Study Finds Dominant Strain of COVID May Have Mutated for 'Getting Around' Masks


A new study released Wednesday found that the novel coronavirus may have mutated to get around interventions such as mask-wearing.

Scientists in Houston studied over 5,000 genetic sequences of SARS-CoV-2 but did not find that the mutations have made the virus deadlier or changed clinical outcomes, The Washington Post reported.

David Morens, a virologist at the National Institute of Allergy and Infectious Diseases, reviewed the study and said it suggests the virus has become more transmissible and could “have implications for our ability to control it.”

“Wearing masks, washing our hands, all those things are barriers to transmissibility, or contagion,” Morens said.

“But as the virus becomes more contagious it statistically is better at getting around those barriers.”

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He added that “you don’t want to over-interpret” the study’s implications.

Study author James Musser of Houston Methodist Hospital said that due to the widespread transmission of the virus across the country, it has had many opportunities to change as it replicates.

“We have given this virus a lot of chances,” he told The Post.

“There is a huge population size out there right now.”

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Compared to other viruses, such as HIV, SARS-CoV-2 has mutated more slowly as it spreads, Nature reported.

However, researchers have cataloged over 12,000 mutations of the virus’ genomes.

The mutation tracked in the new study, which has not yet been peer-reviewed, could have implications on any vaccine formulated to fight COVID-19.

“Although we don’t know yet, it is well within the realm of possibility that this coronavirus, when our population-level immunity gets high enough, this coronavirus will find a way to get around our immunity,” Morens said.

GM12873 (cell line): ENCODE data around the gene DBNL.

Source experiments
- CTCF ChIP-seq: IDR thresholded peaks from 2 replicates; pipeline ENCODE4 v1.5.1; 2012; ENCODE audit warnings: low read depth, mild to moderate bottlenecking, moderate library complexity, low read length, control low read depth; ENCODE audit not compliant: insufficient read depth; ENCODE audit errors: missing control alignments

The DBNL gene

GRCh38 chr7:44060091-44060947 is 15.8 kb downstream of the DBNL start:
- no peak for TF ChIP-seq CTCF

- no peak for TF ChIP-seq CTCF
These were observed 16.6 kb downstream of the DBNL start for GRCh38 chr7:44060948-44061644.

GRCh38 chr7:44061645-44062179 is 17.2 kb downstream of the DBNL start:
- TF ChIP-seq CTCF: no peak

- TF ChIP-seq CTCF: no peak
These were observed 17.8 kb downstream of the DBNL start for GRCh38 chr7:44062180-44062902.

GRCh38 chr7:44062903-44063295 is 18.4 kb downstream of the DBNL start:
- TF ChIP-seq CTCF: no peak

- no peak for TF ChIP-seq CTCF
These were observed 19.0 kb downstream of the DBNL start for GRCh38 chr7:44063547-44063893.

“If that happened, we’d be in the same situation as with flu. We’ll have to chase the virus and, as it mutates, we’ll have to tinker with our vaccine.”

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The researchers found that during Houston’s second wave of coronavirus, over 99 percent of samples contained the D614G mutation, which refers to the substitution of an amino acid called aspartic acid for one called glycine, possibly giving the virus a biological advantage as it spreads.

In response to critics saying the research “just confirms what has already been described,” Musser said that his conclusion that the mutation makes the virus better adapted to spreading among humans does not mean the case is closed on the matter.

“This isn’t a murder trial,” Musser said. “We’re not looking for beyond a reasonable doubt.

“This is a civil trial, and clearly, it’s the preponderance of the evidence that I think forces all of us into the same conclusion, which is there’s something biologically different about that strain, that family of strains.”

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Erin Coates was an editor for The Western Journal for over two years before becoming a news writer. A University of Oregon graduate, Erin has conducted research in data journalism and contributed to various publications as a writer and editor.
Erin Coates was an editor for The Western Journal for over two years before becoming a news writer. She grew up in San Diego, California, proceeding to attend the University of Oregon and graduate with honors holding a degree in journalism. During her time in Oregon, Erin was an associate editor for Ethos Magazine and a freelance writer for Eugene Magazine. She has conducted research in data journalism, which has been published in the book “Data Journalism: Past, Present and Future.” Erin is an avid runner with a heart for encouraging young girls and has served as a coach for the organization Girls on the Run. As a writer and editor, Erin strives to promote social dialogue and tell the story of those around her.
Tucson, Arizona
Graduated with Honors
Bachelor of Arts in Journalism, University of Oregon
Books Written
Contributor for Data Journalism: Past, Present and Future
Prescott, Arizona
Languages Spoken
English, French
Topics of Expertise
Politics, Health, Entertainment, Faith